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Motivation

Recently I was trying to optimize some API calls and reduced the problem to optimization of a cumulative number of identifiers across all the requests. I put some considerable effort into solving the problem but I'm still unsatisfied with my solution.

Problem formulation

You are given a list of unique sets $X_1,\dots,X_n$, each containing four integers. You are also given an integer $k$. The goal is to partition the sets into $k$ groups, so that every group has between $0.8n/k$ and $1.2n/k$ sets, in a way that minimizes the number of different integers in each group. Formally, the goal is to find a function $f:\{1,\dots,n\} \to \{1,\dots,k\}$ that minimizes

$$\Phi(f) = \sum_j \left|\bigcup_{i \in f^{-1}(j)} X_i\right|.$$

Example

If instead of sets of four integers we considered sets of two integers, we could give the following example: for the sets

{1, 2}, {2, 3}, {1, 3}, {3, 4}, {4, 5}, {3, 5}

the optimal partitioning for $k=2$ would be {1, 2}, {2, 3}, {1, 3} and {3, 4}, {4, 5}, {3, 5} with unique elements $|\{1, 2, 3\}|=3$, $|\{3, 4, 5\}|=3$ and $\Phi = 6$.

My attempts so far

So far I've attempted to solve this problem by modeling it as a graph partitioning problem and using KaHIP library to do the computation. I thought of two methods of how to model this problem as a graph.

  1. Each set is a vertex, and we have an edge between two vertices if they share an integer. The number of shared integers determines the weight of the edge. The graph partitioning tool then directly yields some solution to our problem.
  2. Each unique integer that occurs in any set is a vertex, and we put an edge between two integers if they are both contained in the same set. The number of such cases determines the weight of the edge. Having the integers partitioned like this we can assign each set a partition of some of its integers. Resulting partitions can be too large, but that can be resolved by applying the first approach to these now relatively small partitions.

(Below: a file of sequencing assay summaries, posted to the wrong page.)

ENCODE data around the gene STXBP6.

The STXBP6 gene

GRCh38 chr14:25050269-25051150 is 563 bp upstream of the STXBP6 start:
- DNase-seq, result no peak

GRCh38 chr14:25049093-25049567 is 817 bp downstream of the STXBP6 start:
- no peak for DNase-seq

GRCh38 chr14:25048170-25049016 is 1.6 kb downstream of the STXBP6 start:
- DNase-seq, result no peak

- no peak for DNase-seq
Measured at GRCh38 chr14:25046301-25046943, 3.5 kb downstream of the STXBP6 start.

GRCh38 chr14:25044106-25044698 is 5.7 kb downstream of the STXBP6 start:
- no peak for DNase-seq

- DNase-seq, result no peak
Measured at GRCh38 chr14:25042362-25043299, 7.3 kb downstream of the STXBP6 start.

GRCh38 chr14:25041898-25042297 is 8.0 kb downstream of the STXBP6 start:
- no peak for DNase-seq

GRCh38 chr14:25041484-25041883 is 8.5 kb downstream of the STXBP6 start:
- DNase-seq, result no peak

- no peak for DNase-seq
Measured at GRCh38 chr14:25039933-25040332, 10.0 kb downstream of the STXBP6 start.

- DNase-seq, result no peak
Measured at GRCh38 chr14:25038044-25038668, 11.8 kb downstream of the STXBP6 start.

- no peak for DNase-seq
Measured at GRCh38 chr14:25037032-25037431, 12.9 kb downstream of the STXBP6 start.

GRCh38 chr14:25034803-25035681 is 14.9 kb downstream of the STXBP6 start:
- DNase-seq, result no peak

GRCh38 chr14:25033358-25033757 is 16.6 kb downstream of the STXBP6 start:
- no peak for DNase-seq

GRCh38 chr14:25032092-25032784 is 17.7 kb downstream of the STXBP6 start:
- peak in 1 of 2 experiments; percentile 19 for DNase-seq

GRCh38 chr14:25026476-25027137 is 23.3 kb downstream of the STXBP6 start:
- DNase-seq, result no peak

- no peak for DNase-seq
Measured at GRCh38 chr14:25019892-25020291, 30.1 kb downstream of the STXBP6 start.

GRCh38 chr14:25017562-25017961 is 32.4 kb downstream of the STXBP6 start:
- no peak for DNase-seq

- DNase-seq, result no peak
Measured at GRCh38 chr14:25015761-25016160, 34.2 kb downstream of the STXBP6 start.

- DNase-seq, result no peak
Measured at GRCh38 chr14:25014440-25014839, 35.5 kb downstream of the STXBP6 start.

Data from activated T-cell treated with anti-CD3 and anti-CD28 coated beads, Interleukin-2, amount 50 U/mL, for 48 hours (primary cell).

The first model in my case turned out to be very space-consuming. I have approximately 2 millions of these sets and the first model produced over 74M edges. The second approach helps a great deal and yields results of similar quality.

The problem is that neither of these models is the exact model of my original problem. Notably, the number of cut edges will not correspond with the number of duplicated integers across partitions. Can you think of a better graph model or an altogether different approach to this problem that would yield better results?

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  • $\begingroup$ You mention you have 2 million sets (tuples). About how many unique integers do you have, among all of them? About how large is $k$? $\endgroup$ – D.W. Feb 1 at 21:21
  • $\begingroup$ There are approximately 1 million unique integers. The k is currently set to produce approximately 2500 elements per partition, so k ~ 400. $\endgroup$ – Jendas Feb 1 at 21:38
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You might start from an initial solution computed using one of your two models, and then apply local search: consider any movement of one set from a group to another, and apply it if it does not violate the group constraints and it improves $\Phi$.

Local search is a common approach in graph partitioning, thus it is probably already a part of what KaHIP is doing, but even if it is, you would now do it with the correct measure, $\Phi$, not its surrogate, so the outcome is likely to be improved.

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